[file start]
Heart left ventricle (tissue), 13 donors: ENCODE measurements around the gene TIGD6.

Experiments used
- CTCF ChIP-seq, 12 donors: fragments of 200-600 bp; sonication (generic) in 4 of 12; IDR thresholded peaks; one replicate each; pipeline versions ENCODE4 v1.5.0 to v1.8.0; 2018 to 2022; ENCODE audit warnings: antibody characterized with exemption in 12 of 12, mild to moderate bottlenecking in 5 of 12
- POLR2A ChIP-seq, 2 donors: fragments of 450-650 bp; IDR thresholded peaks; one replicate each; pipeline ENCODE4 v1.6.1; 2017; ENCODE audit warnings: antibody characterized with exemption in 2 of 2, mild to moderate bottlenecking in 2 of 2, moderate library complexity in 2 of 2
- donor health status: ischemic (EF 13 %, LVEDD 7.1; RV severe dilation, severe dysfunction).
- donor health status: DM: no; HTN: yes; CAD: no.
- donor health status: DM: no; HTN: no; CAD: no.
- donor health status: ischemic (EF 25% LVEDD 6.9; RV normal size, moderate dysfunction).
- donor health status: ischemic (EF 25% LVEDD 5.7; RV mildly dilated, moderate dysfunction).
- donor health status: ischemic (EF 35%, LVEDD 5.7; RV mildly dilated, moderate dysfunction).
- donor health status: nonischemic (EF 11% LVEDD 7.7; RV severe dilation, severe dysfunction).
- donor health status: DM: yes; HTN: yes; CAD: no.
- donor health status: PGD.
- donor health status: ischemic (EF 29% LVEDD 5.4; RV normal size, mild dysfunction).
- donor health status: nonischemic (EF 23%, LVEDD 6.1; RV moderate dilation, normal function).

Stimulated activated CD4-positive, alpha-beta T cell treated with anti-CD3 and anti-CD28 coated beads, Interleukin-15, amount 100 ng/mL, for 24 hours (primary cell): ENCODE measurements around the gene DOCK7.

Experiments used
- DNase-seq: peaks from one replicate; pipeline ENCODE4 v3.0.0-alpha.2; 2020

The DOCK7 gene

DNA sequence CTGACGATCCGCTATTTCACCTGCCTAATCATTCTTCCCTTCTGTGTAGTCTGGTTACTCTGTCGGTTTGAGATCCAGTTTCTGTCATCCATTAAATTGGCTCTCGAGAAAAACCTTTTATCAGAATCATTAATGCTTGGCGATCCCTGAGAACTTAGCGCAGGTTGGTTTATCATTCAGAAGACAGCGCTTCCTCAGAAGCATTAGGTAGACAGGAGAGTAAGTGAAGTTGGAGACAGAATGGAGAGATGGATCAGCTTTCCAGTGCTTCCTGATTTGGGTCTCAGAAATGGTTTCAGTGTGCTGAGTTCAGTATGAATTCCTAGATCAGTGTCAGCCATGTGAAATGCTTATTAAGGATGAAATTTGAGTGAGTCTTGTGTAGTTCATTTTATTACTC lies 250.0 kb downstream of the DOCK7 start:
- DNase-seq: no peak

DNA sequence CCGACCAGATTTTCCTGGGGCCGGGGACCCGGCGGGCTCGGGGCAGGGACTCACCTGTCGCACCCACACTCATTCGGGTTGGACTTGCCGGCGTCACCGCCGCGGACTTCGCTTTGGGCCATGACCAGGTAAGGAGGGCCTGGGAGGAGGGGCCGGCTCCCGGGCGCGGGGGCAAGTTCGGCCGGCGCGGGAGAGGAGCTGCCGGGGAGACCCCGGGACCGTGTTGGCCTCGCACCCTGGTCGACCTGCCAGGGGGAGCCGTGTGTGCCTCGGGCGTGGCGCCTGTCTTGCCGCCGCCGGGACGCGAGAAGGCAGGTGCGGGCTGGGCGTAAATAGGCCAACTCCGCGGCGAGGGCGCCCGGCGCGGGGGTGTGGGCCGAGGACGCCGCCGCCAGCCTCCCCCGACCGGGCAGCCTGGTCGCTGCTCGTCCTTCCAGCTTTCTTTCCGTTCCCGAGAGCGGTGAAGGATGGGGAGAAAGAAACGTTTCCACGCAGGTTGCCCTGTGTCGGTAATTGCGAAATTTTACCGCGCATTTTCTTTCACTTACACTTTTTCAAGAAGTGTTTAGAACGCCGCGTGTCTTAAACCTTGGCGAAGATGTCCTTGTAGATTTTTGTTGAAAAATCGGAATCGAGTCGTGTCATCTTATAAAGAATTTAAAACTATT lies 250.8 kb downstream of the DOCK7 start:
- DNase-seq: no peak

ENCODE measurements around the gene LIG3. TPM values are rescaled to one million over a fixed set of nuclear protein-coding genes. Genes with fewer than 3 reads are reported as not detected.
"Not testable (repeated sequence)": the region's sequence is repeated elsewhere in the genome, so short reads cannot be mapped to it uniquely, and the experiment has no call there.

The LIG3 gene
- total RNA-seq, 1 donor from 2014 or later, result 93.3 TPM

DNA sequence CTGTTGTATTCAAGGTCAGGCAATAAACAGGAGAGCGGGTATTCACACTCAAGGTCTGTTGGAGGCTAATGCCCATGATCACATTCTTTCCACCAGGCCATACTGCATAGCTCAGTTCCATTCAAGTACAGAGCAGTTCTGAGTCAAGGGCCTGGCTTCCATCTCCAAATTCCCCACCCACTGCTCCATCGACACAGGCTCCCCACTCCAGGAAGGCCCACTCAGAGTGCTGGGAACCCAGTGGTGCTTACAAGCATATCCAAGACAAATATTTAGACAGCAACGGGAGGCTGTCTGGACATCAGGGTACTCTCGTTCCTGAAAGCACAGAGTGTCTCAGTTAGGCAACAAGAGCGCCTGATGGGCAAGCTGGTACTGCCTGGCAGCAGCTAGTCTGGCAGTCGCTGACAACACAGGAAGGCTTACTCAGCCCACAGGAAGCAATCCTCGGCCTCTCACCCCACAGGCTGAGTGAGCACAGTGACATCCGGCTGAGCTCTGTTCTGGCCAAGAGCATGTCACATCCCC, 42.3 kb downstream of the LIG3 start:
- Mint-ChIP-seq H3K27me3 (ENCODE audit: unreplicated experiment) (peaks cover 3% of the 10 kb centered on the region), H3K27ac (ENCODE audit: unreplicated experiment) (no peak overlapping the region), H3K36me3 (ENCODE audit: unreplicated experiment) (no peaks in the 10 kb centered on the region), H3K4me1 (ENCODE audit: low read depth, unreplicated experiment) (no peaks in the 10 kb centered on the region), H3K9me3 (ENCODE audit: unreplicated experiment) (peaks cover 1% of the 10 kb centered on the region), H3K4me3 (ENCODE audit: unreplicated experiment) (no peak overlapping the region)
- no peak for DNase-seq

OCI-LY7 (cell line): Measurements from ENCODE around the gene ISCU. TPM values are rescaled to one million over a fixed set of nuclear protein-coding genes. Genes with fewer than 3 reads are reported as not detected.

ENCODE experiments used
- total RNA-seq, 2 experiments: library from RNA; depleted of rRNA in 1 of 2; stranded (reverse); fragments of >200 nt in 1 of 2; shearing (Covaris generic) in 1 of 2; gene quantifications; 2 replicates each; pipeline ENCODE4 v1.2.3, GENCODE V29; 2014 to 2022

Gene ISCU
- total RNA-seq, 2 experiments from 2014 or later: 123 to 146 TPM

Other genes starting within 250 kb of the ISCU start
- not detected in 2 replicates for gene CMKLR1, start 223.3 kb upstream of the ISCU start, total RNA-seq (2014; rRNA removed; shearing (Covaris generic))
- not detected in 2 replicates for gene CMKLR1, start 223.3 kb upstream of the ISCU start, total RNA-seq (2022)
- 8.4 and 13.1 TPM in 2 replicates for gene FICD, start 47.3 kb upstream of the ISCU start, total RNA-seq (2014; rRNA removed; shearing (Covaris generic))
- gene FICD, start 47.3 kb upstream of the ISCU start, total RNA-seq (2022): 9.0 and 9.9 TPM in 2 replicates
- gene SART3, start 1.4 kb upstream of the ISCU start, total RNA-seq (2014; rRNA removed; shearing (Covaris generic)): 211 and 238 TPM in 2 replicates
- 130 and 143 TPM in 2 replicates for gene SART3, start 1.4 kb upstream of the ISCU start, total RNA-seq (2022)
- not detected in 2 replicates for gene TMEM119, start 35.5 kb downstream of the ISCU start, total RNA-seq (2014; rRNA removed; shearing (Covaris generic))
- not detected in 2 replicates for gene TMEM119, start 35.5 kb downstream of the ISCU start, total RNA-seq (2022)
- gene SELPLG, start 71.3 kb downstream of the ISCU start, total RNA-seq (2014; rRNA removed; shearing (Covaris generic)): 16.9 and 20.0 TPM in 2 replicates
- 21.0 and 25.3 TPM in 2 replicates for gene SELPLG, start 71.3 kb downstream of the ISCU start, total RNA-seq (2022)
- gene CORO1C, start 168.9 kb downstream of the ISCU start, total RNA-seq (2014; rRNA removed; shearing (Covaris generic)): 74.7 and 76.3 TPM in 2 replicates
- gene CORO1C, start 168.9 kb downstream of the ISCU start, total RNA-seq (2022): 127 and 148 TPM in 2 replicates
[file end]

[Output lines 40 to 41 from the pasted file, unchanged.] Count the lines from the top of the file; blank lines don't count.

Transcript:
- gene FICD, start 47.3 kb upstream of the ISCU start, total RNA-seq (2022): 9.0 and 9.9 TPM in 2 replicates
- gene SART3, start 1.4 kb upstream of the ISCU start, total RNA-seq (2014; rRNA removed; shearing (Covaris generic)): 211 and 238 TPM in 2 replicates